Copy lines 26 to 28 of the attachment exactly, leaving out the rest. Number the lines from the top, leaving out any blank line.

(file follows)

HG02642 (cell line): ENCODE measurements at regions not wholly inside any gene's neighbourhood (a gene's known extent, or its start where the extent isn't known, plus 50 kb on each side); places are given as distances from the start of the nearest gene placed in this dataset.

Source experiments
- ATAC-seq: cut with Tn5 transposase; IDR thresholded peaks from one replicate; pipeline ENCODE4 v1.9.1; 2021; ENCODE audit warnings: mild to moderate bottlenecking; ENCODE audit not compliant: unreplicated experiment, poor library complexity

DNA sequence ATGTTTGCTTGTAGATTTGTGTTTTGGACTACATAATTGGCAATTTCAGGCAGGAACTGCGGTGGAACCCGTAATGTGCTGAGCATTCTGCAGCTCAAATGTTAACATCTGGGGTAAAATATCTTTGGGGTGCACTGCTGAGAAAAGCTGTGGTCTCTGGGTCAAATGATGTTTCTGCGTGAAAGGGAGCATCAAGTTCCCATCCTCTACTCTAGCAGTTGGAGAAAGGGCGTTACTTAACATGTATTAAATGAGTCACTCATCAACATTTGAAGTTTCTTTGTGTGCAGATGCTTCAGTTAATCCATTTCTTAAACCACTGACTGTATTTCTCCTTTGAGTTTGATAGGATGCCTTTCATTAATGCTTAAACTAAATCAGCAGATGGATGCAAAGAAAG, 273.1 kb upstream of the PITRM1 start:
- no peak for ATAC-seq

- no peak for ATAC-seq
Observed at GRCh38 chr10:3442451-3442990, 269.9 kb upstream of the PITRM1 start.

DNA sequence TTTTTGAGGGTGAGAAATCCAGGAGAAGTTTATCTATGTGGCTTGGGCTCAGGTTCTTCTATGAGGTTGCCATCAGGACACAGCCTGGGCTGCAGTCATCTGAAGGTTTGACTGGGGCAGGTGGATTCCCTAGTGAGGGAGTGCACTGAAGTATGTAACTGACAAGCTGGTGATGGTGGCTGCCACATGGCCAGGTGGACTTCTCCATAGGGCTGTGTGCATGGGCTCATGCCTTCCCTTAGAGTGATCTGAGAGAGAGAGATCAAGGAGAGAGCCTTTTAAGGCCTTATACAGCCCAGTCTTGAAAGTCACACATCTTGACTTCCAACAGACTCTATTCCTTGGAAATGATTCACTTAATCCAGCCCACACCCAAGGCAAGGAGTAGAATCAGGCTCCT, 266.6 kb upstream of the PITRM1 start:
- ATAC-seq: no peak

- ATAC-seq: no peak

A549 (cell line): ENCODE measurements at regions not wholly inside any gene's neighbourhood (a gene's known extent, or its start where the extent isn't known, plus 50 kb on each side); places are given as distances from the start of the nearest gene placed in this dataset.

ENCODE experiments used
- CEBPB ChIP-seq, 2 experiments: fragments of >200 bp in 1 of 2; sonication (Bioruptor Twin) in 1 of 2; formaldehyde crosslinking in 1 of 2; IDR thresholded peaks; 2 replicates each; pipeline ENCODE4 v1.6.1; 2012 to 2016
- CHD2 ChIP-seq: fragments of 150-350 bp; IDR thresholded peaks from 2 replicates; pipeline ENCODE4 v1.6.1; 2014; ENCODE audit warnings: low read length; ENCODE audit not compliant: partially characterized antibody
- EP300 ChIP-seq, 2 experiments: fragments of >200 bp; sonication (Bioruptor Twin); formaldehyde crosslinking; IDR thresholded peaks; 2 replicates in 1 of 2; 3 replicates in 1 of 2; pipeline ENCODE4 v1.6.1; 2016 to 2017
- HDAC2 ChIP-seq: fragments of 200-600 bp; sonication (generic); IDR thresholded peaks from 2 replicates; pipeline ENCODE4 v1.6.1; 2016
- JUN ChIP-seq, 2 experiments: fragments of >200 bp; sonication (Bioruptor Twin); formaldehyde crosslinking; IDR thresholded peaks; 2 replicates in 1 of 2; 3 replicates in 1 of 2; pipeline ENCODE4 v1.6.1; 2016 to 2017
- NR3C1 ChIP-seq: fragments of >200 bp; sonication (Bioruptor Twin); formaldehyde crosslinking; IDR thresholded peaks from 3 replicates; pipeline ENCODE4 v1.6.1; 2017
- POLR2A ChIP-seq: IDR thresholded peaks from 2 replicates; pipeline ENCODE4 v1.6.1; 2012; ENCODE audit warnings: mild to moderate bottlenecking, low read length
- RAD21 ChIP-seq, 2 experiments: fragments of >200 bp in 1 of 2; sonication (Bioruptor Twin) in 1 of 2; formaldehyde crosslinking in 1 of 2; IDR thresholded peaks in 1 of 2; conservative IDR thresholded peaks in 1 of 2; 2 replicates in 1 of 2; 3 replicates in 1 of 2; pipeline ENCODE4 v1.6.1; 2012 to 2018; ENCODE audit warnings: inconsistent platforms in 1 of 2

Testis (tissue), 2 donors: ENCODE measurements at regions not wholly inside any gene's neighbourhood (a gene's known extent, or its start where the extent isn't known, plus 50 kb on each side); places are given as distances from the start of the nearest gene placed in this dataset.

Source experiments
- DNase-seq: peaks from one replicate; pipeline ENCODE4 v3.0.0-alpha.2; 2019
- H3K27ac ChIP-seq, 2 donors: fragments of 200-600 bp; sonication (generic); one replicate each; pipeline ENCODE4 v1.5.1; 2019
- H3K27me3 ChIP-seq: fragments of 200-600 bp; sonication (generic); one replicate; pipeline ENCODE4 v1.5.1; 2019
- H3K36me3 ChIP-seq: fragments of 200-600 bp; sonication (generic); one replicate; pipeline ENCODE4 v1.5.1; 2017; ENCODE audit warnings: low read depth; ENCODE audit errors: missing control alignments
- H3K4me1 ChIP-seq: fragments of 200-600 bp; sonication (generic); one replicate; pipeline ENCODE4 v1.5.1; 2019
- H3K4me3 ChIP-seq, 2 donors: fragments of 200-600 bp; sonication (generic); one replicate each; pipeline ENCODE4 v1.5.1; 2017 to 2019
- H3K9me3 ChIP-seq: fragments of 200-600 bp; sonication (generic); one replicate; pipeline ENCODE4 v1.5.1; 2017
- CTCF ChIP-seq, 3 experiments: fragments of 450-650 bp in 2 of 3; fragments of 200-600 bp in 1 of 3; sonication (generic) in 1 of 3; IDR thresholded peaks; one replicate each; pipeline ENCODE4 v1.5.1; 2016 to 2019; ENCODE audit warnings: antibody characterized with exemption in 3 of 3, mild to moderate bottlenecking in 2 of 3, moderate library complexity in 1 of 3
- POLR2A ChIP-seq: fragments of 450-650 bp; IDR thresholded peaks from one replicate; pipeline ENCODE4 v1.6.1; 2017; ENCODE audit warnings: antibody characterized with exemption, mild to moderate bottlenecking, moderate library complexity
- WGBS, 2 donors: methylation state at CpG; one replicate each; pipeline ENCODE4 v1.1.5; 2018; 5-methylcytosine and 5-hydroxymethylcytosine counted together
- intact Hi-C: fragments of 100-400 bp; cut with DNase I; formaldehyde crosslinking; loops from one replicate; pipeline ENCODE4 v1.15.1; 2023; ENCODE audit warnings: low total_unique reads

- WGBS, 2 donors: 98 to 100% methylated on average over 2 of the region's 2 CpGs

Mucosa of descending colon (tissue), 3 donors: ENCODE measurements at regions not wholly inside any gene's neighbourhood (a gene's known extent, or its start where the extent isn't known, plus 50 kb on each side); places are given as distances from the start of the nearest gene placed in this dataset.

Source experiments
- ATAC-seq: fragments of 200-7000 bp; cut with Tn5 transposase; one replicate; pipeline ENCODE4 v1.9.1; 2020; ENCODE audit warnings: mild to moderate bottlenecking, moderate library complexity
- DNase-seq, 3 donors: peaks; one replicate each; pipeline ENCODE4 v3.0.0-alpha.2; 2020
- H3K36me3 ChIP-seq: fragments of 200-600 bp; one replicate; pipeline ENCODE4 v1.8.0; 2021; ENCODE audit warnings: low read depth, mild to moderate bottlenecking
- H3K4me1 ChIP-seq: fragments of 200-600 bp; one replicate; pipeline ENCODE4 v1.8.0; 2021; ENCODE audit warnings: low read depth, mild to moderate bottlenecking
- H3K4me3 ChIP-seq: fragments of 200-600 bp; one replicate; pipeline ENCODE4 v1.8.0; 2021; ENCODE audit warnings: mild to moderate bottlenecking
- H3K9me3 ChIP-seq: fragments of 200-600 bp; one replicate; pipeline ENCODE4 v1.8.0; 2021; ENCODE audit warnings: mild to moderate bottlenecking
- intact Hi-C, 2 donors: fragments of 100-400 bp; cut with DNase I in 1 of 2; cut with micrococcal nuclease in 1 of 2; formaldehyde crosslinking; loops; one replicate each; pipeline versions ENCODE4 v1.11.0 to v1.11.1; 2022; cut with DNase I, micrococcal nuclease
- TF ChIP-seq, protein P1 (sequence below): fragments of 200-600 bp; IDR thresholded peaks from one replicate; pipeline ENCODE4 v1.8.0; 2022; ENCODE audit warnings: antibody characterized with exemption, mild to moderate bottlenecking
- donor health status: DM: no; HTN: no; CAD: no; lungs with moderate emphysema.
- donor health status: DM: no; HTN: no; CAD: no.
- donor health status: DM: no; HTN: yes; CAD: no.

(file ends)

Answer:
- H3K36me3 ChIP-seq: fragments of 200-600 bp; sonication (generic); one replicate; pipeline ENCODE4 v1.5.1; 2017; ENCODE audit warnings: low read depth; ENCODE audit errors: missing control alignments
- H3K4me1 ChIP-seq: fragments of 200-600 bp; sonication (generic); one replicate; pipeline ENCODE4 v1.5.1; 2019
- H3K4me3 ChIP-seq, 2 donors: fragments of 200-600 bp; sonication (generic); one replicate each; pipeline ENCODE4 v1.5.1; 2017 to 2019